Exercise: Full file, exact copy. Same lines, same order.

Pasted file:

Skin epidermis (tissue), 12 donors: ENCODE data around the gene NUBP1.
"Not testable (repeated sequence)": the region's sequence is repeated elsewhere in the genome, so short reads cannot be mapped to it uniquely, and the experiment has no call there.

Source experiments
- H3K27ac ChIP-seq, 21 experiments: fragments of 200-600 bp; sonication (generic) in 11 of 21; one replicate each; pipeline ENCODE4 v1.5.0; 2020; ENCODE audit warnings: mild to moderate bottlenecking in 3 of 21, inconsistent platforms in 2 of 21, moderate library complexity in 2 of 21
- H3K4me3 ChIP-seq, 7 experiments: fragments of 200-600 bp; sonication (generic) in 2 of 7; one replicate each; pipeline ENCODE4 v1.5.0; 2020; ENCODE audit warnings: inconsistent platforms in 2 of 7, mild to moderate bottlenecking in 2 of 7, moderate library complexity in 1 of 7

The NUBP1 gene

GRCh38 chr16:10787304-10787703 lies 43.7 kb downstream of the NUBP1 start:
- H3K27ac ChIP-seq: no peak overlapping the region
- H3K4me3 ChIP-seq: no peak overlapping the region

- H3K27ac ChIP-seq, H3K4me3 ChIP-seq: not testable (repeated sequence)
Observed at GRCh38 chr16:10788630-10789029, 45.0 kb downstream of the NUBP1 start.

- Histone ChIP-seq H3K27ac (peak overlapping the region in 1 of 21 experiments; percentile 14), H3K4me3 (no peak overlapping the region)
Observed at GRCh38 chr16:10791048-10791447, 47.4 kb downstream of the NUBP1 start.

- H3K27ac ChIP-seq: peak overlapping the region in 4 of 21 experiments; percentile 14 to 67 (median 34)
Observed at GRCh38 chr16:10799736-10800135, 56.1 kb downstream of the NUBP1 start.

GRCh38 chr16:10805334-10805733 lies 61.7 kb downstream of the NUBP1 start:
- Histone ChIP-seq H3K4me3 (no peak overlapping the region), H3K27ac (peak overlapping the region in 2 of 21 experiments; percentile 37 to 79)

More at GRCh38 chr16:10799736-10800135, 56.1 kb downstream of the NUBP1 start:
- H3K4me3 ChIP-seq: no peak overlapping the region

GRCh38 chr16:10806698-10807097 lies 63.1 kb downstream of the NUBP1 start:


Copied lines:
Skin epidermis (tissue), 12 donors: ENCODE data around the gene NUBP1.
"Not testable (repeated sequence)": the region's sequence is repeated elsewhere in the genome, so short reads cannot be mapped to it uniquely, and the experiment has no call there.

Source experiments
- H3K27ac ChIP-seq, 21 experiments: fragments of 200-600 bp; sonication (generic) in 11 of 21; one replicate each; pipeline ENCODE4 v1.5.0; 2020; ENCODE audit warnings: mild to moderate bottlenecking in 3 of 21, inconsistent platforms in 2 of 21, moderate library complexity in 2 of 21
- H3K4me3 ChIP-seq, 7 experiments: fragments of 200-600 bp; sonication (generic) in 2 of 7; one replicate each; pipeline ENCODE4 v1.5.0; 2020; ENCODE audit warnings: inconsistent platforms in 2 of 7, mild to moderate bottlenecking in 2 of 7, moderate library complexity in 1 of 7

The NUBP1 gene

GRCh38 chr16:10787304-10787703 lies 43.7 kb downstream of the NUBP1 start:
- H3K27ac ChIP-seq: no peak overlapping the region
- H3K4me3 ChIP-seq: no peak overlapping the region

- H3K27ac ChIP-seq, H3K4me3 ChIP-seq: not testable (repeated sequence)
Observed at GRCh38 chr16:10788630-10789029, 45.0 kb downstream of the NUBP1 start.

- Histone ChIP-seq H3K27ac (peak overlapping the region in 1 of 21 experiments; percentile 14), H3K4me3 (no peak overlapping the region)
Observed at GRCh38 chr16:10791048-10791447, 47.4 kb downstream of the NUBP1 start.

- H3K27ac ChIP-seq: peak overlapping the region in 4 of 21 experiments; percentile 14 to 67 (median 34)
Observed at GRCh38 chr16:10799736-10800135, 56.1 kb downstream of the NUBP1 start.

GRCh38 chr16:10805334-10805733 lies 61.7 kb downstream of the NUBP1 start:
- Histone ChIP-seq H3K4me3 (no peak overlapping the region), H3K27ac (peak overlapping the region in 2 of 21 experiments; percentile 37 to 79)

More at GRCh38 chr16:10799736-10800135, 56.1 kb downstream of the NUBP1 start:
- H3K4me3 ChIP-seq: no peak overlapping the region

GRCh38 chr16:10806698-10807097 lies 63.1 kb downstream of the NUBP1 start: